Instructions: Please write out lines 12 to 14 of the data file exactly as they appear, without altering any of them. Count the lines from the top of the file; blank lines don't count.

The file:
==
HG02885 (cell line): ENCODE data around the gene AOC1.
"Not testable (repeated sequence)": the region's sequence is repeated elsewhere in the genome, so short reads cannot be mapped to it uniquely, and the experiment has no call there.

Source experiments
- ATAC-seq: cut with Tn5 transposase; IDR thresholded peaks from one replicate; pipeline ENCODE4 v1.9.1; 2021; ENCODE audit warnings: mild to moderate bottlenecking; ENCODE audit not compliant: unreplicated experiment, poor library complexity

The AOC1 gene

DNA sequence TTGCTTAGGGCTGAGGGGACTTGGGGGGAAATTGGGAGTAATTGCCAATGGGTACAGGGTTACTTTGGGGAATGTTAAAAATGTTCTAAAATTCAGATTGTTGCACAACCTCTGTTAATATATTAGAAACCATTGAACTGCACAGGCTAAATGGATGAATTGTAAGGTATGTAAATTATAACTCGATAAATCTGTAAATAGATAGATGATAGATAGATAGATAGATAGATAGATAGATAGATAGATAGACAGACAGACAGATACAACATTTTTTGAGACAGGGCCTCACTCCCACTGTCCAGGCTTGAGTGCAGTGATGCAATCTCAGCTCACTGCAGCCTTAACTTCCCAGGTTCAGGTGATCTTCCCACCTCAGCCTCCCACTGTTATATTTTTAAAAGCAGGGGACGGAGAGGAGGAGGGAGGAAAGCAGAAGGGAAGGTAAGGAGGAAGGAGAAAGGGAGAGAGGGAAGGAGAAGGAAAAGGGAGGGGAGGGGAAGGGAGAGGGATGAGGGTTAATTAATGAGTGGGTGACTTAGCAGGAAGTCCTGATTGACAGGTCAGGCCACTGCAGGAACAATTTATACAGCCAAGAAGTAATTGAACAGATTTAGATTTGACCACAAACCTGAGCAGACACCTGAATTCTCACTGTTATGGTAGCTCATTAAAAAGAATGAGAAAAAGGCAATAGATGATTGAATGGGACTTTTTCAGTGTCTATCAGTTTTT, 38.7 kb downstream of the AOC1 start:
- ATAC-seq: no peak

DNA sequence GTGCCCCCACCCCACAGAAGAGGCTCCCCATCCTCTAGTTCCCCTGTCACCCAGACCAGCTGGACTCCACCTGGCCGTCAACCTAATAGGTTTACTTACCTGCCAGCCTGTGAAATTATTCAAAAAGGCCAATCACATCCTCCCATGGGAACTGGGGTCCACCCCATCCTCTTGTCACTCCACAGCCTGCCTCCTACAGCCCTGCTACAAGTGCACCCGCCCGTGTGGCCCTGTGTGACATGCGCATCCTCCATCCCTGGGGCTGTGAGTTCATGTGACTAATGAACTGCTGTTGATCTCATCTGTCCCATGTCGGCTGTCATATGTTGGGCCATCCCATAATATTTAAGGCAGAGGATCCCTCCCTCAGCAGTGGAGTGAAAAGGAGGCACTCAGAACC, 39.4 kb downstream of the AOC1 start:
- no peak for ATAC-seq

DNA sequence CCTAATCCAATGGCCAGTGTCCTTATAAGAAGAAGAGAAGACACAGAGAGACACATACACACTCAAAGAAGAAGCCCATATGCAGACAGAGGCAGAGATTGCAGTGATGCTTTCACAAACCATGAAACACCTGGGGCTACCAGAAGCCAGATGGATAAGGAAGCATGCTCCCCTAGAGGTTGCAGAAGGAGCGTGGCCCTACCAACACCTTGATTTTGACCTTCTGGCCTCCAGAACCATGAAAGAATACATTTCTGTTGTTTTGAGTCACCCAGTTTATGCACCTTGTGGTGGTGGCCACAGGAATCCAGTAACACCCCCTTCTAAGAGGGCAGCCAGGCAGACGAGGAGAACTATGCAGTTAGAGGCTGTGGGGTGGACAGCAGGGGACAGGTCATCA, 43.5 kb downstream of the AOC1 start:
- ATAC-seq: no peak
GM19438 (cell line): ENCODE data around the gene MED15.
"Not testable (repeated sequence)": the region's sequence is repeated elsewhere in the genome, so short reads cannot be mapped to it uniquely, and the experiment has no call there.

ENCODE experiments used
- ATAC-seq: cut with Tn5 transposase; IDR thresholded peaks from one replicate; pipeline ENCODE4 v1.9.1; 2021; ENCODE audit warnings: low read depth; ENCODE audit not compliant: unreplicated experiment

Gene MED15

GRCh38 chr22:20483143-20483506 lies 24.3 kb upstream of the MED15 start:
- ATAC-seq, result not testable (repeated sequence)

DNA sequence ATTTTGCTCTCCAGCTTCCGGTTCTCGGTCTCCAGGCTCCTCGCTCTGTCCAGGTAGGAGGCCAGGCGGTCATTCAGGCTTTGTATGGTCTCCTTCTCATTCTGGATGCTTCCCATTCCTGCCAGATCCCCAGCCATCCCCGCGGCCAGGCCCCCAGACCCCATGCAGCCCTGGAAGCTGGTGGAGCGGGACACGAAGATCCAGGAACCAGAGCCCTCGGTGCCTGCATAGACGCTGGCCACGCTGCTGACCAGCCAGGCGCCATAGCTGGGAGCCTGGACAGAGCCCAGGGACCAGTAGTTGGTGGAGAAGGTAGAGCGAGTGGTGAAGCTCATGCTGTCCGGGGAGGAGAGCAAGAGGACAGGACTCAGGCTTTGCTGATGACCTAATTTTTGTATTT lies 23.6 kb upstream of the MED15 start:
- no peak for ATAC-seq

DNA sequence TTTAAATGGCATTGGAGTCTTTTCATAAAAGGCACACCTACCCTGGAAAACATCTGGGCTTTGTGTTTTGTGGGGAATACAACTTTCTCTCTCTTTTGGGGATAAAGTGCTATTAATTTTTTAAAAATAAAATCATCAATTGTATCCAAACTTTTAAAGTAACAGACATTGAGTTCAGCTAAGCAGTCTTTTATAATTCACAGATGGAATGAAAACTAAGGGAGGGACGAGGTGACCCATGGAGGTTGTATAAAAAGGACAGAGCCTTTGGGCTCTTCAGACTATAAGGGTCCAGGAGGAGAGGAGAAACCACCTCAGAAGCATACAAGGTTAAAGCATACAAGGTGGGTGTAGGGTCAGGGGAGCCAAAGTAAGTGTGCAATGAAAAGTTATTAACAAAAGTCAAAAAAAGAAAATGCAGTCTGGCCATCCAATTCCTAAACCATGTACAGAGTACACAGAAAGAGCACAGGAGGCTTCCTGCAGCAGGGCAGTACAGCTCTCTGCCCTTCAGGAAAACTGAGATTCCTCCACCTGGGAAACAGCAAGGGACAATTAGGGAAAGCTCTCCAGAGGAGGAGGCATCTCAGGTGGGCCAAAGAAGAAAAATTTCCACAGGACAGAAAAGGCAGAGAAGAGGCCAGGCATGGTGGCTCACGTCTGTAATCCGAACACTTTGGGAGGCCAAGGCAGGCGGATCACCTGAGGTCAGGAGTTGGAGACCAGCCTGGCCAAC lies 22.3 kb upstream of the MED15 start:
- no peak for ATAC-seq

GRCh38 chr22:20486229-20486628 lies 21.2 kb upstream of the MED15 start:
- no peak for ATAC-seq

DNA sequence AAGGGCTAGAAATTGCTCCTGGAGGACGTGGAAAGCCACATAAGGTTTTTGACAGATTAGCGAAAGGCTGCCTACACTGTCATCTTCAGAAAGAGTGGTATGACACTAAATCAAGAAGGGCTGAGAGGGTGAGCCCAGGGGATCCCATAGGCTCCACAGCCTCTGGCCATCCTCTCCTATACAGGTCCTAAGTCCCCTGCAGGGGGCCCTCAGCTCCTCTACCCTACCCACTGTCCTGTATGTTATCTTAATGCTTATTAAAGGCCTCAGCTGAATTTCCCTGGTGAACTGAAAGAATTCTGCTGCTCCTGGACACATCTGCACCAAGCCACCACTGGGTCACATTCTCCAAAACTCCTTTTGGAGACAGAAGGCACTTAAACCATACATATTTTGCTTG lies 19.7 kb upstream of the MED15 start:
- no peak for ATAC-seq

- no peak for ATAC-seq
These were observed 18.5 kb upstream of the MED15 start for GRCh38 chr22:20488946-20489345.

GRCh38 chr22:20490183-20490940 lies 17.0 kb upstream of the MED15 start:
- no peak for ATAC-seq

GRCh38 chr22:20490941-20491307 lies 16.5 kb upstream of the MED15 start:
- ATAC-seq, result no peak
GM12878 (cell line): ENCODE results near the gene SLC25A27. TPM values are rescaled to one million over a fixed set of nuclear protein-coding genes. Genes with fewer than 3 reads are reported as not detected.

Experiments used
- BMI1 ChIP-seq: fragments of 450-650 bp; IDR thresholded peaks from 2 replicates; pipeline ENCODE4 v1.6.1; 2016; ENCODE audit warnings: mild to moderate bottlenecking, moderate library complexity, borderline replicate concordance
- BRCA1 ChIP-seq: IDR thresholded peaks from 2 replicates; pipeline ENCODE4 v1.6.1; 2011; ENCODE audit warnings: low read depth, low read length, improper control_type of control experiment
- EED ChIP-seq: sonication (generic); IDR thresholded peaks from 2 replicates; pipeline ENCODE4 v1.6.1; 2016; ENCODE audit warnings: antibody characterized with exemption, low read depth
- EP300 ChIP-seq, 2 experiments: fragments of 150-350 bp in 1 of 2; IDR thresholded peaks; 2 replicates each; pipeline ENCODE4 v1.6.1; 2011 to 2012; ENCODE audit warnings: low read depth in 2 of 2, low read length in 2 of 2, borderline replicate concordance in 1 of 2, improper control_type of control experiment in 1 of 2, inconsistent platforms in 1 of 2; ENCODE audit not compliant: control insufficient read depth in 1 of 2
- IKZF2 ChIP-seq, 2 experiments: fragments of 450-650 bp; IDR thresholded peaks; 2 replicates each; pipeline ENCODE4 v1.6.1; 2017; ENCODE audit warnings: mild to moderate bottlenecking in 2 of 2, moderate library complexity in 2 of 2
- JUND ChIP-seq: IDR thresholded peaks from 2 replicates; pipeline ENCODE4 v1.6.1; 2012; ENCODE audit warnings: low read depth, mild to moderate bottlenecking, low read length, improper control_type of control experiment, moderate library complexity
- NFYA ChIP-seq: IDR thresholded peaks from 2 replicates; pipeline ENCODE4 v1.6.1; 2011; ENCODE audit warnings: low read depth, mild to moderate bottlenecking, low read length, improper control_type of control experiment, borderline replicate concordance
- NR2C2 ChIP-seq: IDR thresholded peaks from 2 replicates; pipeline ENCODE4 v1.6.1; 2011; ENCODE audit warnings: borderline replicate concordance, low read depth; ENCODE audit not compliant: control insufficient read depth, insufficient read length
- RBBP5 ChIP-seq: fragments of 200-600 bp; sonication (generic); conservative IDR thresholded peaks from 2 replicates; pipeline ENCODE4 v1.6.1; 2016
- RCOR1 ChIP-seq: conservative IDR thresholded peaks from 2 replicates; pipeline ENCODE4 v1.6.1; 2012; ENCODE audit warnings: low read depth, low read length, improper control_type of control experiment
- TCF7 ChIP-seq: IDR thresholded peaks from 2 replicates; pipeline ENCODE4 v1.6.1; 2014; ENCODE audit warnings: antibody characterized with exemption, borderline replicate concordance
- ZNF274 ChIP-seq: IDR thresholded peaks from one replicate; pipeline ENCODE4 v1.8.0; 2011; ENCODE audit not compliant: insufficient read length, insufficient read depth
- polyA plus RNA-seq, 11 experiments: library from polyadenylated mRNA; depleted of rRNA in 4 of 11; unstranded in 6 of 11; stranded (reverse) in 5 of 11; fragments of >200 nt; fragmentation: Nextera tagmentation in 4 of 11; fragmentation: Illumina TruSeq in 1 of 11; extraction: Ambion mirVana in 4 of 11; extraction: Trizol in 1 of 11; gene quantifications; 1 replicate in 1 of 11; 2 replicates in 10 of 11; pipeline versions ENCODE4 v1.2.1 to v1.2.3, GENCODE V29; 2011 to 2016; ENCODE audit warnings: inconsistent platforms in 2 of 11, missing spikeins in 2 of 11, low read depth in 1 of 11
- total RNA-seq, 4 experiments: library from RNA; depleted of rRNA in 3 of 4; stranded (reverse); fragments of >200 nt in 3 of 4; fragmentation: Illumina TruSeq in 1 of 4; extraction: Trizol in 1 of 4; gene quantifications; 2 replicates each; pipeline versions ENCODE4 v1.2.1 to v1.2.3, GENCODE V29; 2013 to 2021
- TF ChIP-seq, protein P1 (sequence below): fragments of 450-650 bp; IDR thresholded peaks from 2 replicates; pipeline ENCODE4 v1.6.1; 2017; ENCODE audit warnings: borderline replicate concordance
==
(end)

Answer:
GM19438 (cell line): ENCODE data around the gene MED15.
"Not testable (repeated sequence)": the region's sequence is repeated elsewhere in the genome, so short reads cannot be mapped to it uniquely, and the experiment has no call there.

ENCODE experiments used